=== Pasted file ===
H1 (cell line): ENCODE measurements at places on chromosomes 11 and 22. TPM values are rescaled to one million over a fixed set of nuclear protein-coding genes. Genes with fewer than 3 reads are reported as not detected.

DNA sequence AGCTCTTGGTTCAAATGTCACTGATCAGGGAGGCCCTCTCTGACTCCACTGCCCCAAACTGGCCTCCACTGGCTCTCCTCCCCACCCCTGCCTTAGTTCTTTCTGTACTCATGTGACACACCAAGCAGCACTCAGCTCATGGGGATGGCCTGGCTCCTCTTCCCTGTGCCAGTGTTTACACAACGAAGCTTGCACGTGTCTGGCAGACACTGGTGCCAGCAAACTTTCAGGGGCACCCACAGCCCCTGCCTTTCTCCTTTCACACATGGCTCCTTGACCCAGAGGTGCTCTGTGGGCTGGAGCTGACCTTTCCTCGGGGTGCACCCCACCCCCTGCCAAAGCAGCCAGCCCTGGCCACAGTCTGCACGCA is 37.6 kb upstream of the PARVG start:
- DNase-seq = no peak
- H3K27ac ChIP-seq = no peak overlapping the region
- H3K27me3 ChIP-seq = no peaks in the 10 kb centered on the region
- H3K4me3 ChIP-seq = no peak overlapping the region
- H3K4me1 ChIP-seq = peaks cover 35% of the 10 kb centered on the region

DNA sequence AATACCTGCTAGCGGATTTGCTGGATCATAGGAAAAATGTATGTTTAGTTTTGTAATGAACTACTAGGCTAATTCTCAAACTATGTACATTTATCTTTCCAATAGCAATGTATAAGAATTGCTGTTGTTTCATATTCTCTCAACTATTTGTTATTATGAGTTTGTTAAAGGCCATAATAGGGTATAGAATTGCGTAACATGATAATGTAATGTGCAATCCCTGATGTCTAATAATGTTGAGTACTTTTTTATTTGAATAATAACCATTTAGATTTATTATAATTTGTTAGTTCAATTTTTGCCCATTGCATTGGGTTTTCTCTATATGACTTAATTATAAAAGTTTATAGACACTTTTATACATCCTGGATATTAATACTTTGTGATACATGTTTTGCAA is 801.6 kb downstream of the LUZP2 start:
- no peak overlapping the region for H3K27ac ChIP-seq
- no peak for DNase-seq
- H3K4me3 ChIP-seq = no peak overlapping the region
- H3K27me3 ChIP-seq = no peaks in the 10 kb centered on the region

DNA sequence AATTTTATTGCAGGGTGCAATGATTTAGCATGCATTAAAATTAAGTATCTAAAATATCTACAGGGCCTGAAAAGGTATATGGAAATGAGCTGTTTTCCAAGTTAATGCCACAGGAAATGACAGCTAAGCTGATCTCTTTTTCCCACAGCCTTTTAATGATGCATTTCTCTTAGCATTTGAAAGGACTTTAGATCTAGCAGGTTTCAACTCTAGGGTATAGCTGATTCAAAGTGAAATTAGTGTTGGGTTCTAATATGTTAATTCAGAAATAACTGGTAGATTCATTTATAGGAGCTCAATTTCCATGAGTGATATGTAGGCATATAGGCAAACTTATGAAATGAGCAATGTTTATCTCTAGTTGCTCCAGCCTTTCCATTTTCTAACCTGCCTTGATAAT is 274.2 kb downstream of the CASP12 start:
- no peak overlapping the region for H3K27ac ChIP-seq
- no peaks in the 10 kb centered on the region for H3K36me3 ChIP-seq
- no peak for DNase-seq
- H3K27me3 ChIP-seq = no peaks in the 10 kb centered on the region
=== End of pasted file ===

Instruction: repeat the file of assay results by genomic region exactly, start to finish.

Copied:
H1 (cell line): ENCODE measurements at places on chromosomes 11 and 22. TPM values are rescaled to one million over a fixed set of nuclear protein-coding genes. Genes with fewer than 3 reads are reported as not detected.

DNA sequence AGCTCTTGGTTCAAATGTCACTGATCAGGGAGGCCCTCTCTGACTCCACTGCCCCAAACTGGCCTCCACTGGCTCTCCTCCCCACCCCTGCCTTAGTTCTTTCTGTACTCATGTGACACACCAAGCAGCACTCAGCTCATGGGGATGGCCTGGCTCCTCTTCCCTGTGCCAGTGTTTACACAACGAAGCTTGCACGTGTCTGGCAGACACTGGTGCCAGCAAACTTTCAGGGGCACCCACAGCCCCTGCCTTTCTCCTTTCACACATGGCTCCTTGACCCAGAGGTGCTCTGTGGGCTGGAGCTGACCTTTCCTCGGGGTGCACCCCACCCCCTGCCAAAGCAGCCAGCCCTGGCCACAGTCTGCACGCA is 37.6 kb upstream of the PARVG start:
- DNase-seq = no peak
- H3K27ac ChIP-seq = no peak overlapping the region
- H3K27me3 ChIP-seq = no peaks in the 10 kb centered on the region
- H3K4me3 ChIP-seq = no peak overlapping the region
- H3K4me1 ChIP-seq = peaks cover 35% of the 10 kb centered on the region

DNA sequence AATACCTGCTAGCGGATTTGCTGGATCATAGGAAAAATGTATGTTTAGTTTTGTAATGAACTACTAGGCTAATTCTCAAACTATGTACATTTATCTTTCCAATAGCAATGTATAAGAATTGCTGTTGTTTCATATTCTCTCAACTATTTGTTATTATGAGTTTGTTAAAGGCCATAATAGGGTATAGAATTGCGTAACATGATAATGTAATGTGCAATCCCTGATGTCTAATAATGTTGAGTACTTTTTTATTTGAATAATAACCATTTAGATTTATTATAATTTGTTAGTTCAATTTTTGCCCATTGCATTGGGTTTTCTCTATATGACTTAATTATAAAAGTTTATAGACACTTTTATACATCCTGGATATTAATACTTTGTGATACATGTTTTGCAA is 801.6 kb downstream of the LUZP2 start:
- no peak overlapping the region for H3K27ac ChIP-seq
- no peak for DNase-seq
- H3K4me3 ChIP-seq = no peak overlapping the region
- H3K27me3 ChIP-seq = no peaks in the 10 kb centered on the region

DNA sequence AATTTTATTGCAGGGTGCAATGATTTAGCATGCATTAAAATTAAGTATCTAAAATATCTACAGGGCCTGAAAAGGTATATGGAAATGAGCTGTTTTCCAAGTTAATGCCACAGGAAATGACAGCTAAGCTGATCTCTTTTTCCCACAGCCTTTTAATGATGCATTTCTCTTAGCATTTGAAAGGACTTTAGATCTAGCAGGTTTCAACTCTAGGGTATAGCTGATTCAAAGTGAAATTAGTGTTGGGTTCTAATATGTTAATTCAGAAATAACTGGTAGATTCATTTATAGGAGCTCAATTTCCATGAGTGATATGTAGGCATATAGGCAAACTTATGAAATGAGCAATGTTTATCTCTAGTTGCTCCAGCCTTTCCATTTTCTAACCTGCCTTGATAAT is 274.2 kb downstream of the CASP12 start:
- no peak overlapping the region for H3K27ac ChIP-seq
- no peaks in the 10 kb centered on the region for H3K36me3 ChIP-seq
- no peak for DNase-seq
- H3K27me3 ChIP-seq = no peaks in the 10 kb centered on the region